Archive for May 22nd, 2012

How Development Economists Can Learn from Beatles’ Paul McCartney…

May 22, 2012

WB’s chief econ Justin Lin picks lyrics from Paul McCartney’s song:


Why Indians prefer social convention to rigid rules

May 22, 2012

Niranjan Rajadhyaksha in his terrific new column — The Impartial Spectator –twists the debate:

The entire debate on why the Indian govt has been unable to spend enough on things that benefit all citizens may then have to be reconsidered in terms of our own social preferences, more specifically our historical inability to broaden the arc of cooperation.
He points to a lecture by Avinash Dixit:

Game theory in Repo markets..

May 22, 2012

I have always been thinking about how game theory can be used to understand repo markets. I mean it is a classic market for applying game theory ideas given the dynamic nature of both the fields.

Somebody has surplus funds, somebody has securities to offer. Should the lender offer funds to the bank or to the central bank? Should the borrower borrow from markets or central bank?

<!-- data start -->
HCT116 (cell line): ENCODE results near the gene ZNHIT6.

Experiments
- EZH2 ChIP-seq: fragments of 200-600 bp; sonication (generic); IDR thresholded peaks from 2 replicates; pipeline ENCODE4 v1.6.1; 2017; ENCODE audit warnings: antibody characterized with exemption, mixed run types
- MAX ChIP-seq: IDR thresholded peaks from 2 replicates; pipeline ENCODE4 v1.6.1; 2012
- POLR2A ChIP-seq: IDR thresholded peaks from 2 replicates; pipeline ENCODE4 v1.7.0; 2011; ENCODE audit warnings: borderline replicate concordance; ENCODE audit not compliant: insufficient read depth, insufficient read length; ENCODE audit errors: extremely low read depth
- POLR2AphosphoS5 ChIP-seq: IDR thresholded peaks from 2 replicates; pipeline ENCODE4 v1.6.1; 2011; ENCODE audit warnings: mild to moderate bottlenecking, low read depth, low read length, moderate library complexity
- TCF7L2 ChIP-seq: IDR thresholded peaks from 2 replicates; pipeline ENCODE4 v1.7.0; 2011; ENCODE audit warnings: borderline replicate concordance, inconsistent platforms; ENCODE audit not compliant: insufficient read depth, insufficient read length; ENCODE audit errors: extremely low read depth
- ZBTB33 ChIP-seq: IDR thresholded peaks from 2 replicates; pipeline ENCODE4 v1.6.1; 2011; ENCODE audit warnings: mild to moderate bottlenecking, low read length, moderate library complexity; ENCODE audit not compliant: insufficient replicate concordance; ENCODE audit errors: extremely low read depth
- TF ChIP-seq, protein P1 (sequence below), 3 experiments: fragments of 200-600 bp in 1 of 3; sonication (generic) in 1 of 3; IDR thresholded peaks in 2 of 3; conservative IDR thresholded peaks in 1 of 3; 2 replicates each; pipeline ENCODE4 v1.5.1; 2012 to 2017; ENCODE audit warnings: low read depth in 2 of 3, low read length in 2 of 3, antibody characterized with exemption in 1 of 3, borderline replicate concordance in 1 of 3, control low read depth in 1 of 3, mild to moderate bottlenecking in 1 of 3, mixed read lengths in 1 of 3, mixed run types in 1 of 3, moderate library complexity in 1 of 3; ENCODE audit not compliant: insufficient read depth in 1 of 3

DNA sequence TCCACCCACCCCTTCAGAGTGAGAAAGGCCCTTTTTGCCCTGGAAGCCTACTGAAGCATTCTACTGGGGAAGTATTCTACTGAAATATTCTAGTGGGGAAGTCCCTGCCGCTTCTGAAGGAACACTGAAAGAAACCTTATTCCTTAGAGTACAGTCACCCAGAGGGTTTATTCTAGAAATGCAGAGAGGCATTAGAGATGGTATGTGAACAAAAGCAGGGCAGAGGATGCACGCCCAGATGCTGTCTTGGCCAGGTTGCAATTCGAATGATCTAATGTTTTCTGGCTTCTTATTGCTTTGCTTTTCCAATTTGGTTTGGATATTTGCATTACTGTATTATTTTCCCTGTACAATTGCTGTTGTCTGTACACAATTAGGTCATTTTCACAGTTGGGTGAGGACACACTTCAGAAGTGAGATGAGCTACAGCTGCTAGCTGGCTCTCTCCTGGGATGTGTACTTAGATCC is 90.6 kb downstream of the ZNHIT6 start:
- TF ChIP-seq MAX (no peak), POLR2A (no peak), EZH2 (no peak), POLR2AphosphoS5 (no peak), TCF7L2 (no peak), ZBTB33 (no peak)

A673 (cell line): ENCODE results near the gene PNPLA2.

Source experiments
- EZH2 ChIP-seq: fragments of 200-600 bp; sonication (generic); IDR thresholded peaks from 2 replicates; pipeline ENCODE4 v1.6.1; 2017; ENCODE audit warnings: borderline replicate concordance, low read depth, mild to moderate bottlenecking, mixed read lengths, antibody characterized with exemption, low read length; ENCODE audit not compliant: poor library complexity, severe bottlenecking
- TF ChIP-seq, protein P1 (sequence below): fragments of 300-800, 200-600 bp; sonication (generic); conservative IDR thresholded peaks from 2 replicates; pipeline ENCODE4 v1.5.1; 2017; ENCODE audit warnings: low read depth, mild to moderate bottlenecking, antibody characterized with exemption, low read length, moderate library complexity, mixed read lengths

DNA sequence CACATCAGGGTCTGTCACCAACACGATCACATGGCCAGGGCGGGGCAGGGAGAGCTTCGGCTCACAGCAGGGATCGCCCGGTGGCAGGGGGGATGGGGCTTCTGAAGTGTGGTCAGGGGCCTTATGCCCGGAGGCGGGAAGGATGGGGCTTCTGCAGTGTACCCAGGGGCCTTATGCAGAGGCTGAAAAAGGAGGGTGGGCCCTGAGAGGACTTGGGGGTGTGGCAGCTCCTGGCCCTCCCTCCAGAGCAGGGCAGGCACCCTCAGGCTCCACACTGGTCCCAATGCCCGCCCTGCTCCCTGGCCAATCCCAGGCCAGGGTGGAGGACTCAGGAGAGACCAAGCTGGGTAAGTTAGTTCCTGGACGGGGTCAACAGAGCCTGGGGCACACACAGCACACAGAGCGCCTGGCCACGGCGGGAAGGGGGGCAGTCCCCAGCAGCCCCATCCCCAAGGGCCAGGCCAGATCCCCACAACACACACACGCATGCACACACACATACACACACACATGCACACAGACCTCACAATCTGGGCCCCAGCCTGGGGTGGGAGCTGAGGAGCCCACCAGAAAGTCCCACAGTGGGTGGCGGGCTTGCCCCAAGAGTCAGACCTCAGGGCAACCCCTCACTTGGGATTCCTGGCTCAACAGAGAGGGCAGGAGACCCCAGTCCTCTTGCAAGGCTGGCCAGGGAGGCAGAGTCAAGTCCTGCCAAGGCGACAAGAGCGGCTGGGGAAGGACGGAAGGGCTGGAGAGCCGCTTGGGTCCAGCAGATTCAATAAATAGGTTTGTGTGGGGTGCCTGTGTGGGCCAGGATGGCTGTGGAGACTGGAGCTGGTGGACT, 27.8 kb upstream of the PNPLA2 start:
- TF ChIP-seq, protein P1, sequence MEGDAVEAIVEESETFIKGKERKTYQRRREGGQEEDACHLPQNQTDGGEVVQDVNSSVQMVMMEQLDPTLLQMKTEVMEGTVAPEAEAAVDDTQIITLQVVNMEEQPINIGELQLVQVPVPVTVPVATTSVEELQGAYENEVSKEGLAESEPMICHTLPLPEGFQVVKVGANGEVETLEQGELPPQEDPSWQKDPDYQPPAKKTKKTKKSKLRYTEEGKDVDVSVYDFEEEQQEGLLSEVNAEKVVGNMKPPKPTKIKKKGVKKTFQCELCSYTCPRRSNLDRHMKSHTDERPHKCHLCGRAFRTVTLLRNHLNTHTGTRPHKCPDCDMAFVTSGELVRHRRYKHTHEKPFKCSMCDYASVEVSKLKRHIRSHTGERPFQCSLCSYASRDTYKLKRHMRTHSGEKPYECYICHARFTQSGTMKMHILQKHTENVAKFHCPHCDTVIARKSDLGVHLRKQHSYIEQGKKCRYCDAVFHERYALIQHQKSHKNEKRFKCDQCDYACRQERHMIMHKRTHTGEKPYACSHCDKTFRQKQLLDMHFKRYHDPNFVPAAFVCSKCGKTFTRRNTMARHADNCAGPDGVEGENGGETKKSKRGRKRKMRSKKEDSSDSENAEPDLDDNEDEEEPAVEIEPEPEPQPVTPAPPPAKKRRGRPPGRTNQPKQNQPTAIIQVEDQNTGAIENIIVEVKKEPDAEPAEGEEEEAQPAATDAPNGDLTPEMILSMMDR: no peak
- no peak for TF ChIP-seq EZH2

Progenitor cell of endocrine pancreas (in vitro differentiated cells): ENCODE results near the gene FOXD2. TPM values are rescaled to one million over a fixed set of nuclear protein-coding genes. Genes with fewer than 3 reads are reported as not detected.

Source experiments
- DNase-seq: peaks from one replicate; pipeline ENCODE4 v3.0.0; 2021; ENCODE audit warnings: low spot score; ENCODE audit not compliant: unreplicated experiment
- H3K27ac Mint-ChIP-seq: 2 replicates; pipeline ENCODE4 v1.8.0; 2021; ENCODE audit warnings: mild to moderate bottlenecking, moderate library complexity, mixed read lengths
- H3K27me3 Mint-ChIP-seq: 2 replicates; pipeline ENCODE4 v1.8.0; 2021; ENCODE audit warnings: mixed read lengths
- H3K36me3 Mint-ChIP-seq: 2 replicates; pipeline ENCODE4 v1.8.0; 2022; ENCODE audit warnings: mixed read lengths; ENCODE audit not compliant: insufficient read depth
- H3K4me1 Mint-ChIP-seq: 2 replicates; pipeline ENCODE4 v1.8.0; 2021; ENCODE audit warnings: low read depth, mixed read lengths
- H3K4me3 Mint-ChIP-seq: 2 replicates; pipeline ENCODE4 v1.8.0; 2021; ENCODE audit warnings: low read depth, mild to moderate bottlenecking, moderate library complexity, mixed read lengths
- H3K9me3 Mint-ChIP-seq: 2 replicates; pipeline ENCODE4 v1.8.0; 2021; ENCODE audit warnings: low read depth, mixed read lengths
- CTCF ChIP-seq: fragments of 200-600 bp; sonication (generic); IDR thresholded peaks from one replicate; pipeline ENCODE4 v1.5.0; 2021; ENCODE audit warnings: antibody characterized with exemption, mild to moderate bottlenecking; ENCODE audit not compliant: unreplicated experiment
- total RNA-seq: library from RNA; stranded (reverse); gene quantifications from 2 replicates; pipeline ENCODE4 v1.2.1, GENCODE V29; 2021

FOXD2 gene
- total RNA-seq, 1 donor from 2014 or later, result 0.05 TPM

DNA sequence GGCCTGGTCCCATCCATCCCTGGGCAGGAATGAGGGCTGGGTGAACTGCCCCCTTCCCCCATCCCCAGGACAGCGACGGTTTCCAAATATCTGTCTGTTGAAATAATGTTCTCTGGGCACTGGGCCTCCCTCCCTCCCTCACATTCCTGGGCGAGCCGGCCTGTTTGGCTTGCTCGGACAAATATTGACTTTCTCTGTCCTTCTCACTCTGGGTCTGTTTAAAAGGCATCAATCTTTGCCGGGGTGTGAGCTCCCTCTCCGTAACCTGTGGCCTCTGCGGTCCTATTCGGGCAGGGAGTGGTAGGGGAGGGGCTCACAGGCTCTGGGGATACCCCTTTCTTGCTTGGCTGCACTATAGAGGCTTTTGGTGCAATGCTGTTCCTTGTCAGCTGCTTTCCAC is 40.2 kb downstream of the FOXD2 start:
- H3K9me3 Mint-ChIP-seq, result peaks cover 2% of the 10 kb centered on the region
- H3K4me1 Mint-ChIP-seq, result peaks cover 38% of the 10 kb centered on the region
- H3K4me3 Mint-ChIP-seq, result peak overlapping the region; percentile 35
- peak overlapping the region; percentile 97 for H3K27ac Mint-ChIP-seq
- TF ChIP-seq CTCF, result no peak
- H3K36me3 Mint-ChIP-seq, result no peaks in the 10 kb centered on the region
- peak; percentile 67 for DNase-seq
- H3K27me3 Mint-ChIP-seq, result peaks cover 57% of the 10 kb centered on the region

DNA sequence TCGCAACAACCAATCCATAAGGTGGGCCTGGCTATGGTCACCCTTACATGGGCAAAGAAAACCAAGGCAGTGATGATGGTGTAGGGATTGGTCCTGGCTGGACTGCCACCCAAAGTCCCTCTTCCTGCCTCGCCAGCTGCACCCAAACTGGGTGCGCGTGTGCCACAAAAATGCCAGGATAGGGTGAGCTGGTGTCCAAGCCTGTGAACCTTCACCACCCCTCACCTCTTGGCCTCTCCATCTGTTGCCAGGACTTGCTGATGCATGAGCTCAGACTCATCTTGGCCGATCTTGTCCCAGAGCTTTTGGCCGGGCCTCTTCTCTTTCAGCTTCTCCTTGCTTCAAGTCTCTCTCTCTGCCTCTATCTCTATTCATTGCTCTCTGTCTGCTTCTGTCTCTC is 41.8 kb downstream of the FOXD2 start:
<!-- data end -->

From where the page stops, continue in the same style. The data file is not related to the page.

Huberto Ennis of Richmond Fed provides some ways to look at the issues in this paper:


Improprieties of the Pretense of Knowledge

May 22, 2012

A nice speech on the topic by Daniel Klein of GMU. I posted about his views on central banking a while ago.

Coming from the Austrian School, speaking on such topics is like a cakewalk.

Knowledge has its counterpart in action, and your actions emerge from your normative calls in personal policy-making. On those two steps I propose to bring to the traditional Hayekian knowledge problem a prism of Smithian moral analysis. This approach perhaps sheds new light on the absurdities and profound quackishness of statist pretenses of knowledge.

He discusses how Knowledge entails three facets, information, interpretation, and judgment. We usually focus on information but not much on interpretation which is far more critical. There is a nice Sherlock Holmes story to show the difference.

The broader criticism is on government and regulators who seem to think they know what to do/regulate etc.

Nice bit…

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